1:14pm Wednesday 7th March 2012
By David Bellan
Birmingham Royal Ballet opened its new season with two major works by Sir Frederick Ashton, arguably Britain’s greatest choreographer. They showed the company to be in great form, and still able to deliver Ashton’s very individual style.
Daphnis and Chloe is a period piece from 1951 which still looks fresh, and still benefits from the original, strikingly contemporary designs of John Craxton. Ravel wrote the music for the original Ballets Russes version of 1912, and Ashton’s re-creation fits it beautifully. Daphnis loves Chloe, but he has a rival. She’s captured by pirates, but is saved from a fate worse than death and returned home by the god Pan. Ashton’s clean lines for the Greek-style dances of the villagers, his big macho solos for the men, and his lyrical choreography for Chloe still look good today. Elisha Willis is fine in the lead, and Ian Mackay, Matthew Lawrence and Mathias Dingman enjoy showing off some virtuoso steps as the goat-herd lover, his rival, and the pirate chief.
From ancient Greece we moved to 19th-century Paris. The Two Pigeons, made ten years later, takes us to the studio of artist Robert Parker, who is trying to paint a portrait of his very young girlfriend, Nao Sakuma. She won’t sit still, and is driving him mad. Gypsies arrive and the boy eyes up their leader’s sexy woman (a transformed Elisha Willis), and follows her to the gypsies’ camp. There he’s beaten up, and returns to his studio, now understanding that his true love is waiting at home.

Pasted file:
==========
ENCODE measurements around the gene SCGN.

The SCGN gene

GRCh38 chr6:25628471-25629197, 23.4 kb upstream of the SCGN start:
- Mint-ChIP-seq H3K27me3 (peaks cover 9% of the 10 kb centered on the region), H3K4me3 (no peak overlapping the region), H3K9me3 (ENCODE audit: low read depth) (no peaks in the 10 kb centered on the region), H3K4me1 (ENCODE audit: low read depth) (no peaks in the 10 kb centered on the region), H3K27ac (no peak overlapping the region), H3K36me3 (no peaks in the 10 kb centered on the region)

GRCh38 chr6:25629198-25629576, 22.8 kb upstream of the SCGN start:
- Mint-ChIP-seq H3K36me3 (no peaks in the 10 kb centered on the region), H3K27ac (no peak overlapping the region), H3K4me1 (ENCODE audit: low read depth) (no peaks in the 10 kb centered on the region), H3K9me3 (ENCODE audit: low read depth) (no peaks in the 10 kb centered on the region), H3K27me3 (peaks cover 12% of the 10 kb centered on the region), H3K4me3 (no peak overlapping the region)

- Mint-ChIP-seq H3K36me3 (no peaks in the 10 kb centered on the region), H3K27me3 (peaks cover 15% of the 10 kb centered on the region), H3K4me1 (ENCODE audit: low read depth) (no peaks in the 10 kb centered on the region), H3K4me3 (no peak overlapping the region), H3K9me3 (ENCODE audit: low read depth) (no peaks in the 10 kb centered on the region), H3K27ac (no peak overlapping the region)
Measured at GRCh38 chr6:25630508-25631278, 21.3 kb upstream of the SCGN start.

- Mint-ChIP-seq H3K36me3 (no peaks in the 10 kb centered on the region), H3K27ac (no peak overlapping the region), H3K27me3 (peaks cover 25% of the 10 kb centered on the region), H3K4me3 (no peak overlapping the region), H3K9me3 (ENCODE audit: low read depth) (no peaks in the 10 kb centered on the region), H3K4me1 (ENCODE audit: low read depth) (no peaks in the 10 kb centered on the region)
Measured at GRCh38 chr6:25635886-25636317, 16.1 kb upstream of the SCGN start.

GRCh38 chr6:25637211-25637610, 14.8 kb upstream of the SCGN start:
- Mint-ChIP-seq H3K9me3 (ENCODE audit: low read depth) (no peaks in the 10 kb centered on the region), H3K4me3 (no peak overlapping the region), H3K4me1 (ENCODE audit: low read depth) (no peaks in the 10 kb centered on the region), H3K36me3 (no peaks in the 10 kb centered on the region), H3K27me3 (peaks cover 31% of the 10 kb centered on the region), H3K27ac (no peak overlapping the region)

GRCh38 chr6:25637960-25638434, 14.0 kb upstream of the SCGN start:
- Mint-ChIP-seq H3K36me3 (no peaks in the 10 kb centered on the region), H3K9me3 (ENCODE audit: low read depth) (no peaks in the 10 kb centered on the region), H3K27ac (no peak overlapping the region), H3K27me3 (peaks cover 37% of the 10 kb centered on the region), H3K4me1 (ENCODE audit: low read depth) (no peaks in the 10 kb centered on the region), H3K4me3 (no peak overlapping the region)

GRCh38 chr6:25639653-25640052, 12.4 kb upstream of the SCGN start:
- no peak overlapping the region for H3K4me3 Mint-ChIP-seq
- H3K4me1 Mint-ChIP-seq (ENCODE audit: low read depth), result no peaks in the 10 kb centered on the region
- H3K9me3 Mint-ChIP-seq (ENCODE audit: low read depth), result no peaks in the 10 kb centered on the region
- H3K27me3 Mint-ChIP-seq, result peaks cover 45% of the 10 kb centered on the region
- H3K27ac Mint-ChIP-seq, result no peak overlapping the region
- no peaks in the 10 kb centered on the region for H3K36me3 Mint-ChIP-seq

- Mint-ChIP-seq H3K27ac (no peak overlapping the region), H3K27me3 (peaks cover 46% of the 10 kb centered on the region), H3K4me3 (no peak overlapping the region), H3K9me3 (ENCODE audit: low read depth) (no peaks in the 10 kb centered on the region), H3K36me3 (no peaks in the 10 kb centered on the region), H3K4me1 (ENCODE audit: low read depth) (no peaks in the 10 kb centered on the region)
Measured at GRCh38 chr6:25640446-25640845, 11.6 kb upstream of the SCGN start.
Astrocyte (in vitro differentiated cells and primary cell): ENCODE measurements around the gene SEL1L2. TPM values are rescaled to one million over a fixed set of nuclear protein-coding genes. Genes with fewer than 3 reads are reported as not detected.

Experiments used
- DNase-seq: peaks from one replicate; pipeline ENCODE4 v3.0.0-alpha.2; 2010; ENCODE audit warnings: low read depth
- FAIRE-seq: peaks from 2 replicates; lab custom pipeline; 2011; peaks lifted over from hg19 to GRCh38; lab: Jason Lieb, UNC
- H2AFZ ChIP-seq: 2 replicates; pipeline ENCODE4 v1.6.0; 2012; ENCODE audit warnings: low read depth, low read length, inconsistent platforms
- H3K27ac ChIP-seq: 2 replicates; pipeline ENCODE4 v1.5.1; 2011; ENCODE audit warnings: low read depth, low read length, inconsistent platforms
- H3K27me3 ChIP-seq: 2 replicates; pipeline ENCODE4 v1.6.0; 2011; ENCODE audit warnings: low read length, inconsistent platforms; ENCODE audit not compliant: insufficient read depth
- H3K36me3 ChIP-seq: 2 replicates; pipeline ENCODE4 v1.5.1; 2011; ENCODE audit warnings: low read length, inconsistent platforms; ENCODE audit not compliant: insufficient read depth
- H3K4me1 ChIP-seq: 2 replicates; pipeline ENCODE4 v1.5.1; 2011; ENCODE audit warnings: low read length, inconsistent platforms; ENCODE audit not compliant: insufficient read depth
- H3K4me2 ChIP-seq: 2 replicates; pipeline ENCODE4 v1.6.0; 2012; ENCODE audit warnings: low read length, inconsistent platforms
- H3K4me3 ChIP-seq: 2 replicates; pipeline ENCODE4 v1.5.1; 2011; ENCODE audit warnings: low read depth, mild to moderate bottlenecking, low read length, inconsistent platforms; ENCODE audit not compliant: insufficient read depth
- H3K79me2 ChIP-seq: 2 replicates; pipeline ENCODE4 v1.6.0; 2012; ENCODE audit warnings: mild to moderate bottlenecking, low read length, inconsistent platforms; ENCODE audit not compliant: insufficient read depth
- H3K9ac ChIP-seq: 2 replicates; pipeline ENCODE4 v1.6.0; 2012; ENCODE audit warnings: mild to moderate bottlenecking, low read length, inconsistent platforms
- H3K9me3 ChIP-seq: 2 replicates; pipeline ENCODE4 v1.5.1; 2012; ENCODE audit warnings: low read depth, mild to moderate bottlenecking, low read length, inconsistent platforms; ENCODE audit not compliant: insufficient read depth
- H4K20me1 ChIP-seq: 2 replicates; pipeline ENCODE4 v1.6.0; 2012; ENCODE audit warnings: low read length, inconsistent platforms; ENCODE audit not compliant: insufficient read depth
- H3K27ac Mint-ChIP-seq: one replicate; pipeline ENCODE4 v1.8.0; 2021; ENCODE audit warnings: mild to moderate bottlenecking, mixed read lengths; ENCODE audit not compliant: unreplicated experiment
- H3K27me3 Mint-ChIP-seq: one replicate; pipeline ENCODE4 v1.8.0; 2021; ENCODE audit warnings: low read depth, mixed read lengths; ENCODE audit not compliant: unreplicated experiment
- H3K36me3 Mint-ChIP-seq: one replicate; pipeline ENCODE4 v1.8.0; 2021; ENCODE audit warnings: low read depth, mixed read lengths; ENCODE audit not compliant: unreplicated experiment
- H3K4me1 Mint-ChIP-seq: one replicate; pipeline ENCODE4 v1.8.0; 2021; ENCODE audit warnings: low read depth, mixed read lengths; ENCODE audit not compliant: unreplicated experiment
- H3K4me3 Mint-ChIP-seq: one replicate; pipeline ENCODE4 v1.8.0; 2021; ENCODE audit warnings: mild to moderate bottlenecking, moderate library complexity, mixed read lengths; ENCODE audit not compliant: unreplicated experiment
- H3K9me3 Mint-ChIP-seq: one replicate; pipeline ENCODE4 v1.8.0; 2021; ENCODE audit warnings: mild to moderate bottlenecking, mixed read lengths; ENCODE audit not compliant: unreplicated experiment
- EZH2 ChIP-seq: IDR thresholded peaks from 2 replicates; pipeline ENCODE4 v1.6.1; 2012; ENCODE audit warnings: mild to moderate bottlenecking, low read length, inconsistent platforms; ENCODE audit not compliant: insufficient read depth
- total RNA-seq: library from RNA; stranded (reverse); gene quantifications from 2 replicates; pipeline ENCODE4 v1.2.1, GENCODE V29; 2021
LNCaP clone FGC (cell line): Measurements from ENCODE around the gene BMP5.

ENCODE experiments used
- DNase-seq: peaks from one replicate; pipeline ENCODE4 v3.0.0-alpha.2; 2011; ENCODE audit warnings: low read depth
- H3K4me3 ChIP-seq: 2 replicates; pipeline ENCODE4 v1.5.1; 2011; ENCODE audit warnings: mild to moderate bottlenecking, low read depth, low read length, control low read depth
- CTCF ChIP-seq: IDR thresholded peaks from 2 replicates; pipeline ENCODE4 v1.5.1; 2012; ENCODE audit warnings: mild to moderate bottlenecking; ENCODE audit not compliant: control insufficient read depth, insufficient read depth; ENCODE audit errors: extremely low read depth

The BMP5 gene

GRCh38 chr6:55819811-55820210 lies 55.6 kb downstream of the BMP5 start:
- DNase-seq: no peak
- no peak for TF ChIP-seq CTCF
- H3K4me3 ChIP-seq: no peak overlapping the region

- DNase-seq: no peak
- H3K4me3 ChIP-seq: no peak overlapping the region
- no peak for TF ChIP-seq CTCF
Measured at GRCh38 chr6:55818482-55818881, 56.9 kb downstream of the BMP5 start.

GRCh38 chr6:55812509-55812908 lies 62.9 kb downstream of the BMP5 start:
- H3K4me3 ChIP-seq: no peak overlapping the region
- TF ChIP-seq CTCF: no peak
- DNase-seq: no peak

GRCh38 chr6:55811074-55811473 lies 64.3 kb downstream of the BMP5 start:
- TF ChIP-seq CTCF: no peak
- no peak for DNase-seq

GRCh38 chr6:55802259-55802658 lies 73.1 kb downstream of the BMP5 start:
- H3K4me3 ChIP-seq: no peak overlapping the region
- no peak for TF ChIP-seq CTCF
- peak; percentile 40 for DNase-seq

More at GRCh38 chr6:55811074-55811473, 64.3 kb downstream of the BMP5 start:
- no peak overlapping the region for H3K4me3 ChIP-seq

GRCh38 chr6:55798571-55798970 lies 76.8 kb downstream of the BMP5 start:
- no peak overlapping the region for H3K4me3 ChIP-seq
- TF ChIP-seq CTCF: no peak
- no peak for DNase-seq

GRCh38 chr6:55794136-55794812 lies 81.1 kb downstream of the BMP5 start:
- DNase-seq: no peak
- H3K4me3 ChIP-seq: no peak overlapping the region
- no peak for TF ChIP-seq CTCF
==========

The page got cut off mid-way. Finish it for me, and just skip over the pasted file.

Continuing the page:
It’s hard to get Ashton’s delicate comedy and touching young love just right, but Sakuma’s performance is a triumph. She avoids the overacting that can mar this role, so that she is irritating, but charmingly so, and too young to grasp that she really is annoying her lover. Then she is drawn into a dance duel with the gypsy woman. She is infinitely touching in her efforts to win him over, and, when he leaves her alone in the studio, we feel her heart breaking.
The second act opens in a colourful swirl of gypsy girls, in a sequence of dances that would win over even the staunchest of ballet sceptics. Willis comes into her own here in a couple of flashy, alluring solos, before The Boy (no names in this work) meets his fate, roped up in a circle of menacing gypsies. The final scene of reconciliation in the studio is one of the most tender moments you will ever see on the stage. This is a masterpiece.
Robert Parker does well as the boy, but the plaudits go to the beautiful dancing and moving acting of Nao Sakuma. This terrific double bill is at the London Coliseum on March 13 and 14.
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